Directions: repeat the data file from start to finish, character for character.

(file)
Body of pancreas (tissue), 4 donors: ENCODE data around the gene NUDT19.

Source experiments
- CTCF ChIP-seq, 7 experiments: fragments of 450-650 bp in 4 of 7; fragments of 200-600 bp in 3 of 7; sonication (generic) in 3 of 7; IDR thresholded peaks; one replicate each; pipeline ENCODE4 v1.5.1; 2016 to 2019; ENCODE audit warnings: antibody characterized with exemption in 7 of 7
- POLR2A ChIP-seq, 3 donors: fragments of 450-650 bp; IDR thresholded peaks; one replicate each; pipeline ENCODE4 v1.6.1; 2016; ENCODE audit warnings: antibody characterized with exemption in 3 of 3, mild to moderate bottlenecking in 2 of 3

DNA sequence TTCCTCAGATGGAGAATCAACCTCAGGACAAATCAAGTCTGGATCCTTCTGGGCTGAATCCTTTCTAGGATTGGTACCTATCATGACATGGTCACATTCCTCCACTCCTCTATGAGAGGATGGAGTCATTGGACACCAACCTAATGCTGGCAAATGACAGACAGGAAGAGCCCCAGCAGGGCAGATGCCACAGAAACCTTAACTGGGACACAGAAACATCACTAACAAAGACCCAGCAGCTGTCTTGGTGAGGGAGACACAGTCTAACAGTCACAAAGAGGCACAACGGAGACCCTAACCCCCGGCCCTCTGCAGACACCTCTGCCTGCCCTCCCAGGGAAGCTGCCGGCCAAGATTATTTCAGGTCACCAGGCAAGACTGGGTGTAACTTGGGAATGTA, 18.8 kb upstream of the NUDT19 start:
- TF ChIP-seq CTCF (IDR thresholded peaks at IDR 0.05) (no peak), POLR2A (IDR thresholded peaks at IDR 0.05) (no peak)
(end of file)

Body of pancreas (tissue), 4 donors: ENCODE data around the gene NUDT19.

Source experiments
- CTCF ChIP-seq, 7 experiments: fragments of 450-650 bp in 4 of 7; fragments of 200-600 bp in 3 of 7; sonication (generic) in 3 of 7; IDR thresholded peaks; one replicate each; pipeline ENCODE4 v1.5.1; 2016 to 2019; ENCODE audit warnings: antibody characterized with exemption in 7 of 7
- POLR2A ChIP-seq, 3 donors: fragments of 450-650 bp; IDR thresholded peaks; one replicate each; pipeline ENCODE4 v1.6.1; 2016; ENCODE audit warnings: antibody characterized with exemption in 3 of 3, mild to moderate bottlenecking in 2 of 3

DNA sequence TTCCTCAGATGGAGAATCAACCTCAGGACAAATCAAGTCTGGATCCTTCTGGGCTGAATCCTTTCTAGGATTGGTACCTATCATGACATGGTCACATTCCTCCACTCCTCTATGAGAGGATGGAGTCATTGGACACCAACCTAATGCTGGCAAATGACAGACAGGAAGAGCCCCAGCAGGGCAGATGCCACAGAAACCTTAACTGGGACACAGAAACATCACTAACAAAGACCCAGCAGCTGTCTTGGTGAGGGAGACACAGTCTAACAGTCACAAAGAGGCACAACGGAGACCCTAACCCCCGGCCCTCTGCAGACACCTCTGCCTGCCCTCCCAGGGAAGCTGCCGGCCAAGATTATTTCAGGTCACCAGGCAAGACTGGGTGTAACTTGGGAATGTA, 18.8 kb upstream of the NUDT19 start:
- TF ChIP-seq CTCF (IDR thresholded peaks at IDR 0.05) (no peak), POLR2A (IDR thresholded peaks at IDR 0.05) (no peak)